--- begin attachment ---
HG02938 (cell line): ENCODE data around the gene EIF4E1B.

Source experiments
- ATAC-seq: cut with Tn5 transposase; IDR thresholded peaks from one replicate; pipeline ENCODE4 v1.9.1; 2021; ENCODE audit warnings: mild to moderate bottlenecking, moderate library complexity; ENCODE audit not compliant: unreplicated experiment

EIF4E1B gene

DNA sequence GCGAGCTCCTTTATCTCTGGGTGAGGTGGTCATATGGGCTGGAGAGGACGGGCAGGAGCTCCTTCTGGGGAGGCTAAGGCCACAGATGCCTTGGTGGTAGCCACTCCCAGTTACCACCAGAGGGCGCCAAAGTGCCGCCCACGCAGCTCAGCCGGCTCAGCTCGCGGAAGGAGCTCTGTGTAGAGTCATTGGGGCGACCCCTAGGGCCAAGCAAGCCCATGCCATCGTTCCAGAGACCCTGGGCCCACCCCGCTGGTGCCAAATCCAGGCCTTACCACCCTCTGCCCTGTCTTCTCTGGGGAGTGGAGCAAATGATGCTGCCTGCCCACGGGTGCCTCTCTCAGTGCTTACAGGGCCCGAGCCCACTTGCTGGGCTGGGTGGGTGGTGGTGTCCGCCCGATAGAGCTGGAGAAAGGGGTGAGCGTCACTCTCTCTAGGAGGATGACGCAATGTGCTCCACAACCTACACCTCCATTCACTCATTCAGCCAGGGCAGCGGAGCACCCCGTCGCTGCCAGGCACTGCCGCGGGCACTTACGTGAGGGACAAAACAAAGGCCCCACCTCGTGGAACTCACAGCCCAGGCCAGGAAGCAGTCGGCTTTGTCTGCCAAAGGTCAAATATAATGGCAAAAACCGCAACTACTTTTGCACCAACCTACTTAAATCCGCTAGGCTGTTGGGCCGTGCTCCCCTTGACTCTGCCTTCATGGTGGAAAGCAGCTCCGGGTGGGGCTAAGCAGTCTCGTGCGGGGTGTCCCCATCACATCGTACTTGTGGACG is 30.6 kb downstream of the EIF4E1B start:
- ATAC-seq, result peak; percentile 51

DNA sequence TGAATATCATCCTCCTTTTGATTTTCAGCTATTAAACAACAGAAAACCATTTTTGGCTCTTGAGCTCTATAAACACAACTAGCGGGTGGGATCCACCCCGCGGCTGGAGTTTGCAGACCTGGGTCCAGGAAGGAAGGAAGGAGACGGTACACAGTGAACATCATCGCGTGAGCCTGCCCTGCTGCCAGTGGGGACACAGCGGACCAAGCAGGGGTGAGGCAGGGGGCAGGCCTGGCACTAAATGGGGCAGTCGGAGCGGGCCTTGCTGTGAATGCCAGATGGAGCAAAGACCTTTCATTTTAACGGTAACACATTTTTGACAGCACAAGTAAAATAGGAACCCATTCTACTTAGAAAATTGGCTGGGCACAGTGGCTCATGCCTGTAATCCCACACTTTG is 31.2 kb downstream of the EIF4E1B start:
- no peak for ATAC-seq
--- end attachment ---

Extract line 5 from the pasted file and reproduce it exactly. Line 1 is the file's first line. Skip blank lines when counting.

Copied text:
DNA sequence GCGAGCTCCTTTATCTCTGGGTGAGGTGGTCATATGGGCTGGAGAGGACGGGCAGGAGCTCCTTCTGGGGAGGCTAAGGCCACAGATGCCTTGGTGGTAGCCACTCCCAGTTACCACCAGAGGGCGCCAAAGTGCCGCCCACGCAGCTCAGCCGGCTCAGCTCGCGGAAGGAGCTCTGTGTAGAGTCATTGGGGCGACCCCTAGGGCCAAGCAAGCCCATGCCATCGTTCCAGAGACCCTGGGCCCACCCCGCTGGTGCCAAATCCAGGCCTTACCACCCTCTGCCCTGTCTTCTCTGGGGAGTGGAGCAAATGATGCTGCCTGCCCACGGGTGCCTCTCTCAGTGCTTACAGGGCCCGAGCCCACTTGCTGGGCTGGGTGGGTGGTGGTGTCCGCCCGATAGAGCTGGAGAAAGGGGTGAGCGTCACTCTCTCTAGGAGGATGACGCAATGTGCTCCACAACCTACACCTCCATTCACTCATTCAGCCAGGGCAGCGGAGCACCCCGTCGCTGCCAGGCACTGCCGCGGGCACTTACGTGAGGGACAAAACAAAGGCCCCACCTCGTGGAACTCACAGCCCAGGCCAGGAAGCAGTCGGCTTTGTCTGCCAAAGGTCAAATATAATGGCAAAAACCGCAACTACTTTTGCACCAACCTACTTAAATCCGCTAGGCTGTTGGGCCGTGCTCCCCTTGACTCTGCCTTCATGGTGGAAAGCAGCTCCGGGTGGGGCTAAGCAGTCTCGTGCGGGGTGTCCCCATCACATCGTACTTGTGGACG is 30.6 kb downstream of the EIF4E1B start: